“Be true to yourself” or, to quote Shakespeare’s Hamlet, “To thine own self be true” is perhaps today’s most popular self-help advice. People who offer and adhere to this maxim, however, fail to recall that it was advice given by a babbling fool.
This above all, — to thine own self be true;Polonius from Hamlet, I.III.78-80
And it must follow, as the night the day,
Thou canst not then be false to any man.
We see in Hamlet that this advice does not end well; after all, it is one of the most famous tragedies to take the stage. Polonius promises that if a man remains true to himself, he will necessarily be of honest character. This, however, is far from the truth. It is in being “true to ourselves” that we become selfish, hardened, and prideful. It is, instead, the way of self-denial we ought to follow. Certainly, we ought not to abandon our unique giftings, callings, and personalities, but we must avoid at all costs the hubristic lie told to us by the world: that we are the source of our own truth and it is to this and this alone that we owe ourselves.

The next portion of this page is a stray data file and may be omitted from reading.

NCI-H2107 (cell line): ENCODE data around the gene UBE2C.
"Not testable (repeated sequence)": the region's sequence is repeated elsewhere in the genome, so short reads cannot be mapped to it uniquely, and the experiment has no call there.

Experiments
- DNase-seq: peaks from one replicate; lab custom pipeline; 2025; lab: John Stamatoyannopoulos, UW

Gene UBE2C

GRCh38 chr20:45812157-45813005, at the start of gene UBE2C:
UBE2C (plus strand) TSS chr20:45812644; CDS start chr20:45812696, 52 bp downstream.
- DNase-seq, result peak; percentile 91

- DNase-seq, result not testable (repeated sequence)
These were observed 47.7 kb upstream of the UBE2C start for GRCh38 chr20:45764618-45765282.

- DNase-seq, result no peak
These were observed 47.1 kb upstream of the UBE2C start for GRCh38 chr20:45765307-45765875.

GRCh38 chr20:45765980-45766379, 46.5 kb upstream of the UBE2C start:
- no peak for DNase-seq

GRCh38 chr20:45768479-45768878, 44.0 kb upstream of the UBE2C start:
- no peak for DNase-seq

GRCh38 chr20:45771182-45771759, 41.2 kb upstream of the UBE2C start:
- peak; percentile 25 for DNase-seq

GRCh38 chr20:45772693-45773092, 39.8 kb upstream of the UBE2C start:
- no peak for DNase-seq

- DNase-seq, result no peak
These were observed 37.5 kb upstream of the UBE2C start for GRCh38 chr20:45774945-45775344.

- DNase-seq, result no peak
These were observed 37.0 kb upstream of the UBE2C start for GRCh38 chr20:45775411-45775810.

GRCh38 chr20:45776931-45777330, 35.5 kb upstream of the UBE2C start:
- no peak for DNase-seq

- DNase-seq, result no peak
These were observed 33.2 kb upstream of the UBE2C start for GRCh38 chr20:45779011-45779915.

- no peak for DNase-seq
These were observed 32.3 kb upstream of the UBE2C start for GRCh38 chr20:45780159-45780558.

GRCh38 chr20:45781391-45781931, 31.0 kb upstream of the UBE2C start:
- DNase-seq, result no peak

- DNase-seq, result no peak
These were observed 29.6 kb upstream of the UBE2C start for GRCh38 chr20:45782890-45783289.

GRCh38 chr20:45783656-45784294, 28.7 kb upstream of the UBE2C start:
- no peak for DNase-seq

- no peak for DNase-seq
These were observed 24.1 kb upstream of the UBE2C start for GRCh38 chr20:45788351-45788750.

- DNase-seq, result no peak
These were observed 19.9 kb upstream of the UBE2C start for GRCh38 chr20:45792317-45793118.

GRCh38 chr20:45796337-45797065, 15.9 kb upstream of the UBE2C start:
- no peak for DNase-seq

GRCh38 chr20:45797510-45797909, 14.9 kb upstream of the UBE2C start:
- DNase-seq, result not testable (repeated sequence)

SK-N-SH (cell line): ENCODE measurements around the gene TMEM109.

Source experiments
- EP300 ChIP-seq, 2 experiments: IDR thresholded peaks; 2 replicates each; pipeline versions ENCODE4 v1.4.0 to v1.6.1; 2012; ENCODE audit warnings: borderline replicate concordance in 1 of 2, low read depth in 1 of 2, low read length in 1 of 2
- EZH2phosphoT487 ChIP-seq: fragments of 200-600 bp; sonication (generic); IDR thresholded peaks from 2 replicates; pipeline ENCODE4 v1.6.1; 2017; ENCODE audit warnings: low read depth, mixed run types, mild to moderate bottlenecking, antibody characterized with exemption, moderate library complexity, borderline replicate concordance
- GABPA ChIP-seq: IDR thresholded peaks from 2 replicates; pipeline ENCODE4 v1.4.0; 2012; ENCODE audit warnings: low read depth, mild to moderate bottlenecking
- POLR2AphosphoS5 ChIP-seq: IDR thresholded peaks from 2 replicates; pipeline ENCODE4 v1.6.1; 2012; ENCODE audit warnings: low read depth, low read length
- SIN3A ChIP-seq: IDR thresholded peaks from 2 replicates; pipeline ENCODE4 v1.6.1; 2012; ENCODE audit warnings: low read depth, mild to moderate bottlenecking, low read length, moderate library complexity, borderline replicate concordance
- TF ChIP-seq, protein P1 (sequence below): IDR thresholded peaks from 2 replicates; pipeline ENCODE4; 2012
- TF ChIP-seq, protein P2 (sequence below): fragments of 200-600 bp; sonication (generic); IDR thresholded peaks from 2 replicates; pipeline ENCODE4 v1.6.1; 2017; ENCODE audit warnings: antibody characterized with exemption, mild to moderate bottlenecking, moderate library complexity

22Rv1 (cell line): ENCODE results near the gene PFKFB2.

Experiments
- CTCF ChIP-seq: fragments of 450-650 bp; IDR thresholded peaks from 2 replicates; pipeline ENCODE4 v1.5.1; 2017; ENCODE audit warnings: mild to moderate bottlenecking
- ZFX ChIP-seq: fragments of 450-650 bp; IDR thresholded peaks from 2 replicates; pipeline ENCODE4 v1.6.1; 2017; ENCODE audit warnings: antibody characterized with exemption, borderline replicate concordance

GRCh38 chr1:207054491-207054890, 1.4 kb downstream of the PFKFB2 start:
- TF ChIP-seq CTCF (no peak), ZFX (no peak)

That’s all. Happier posts are in the making, I promise.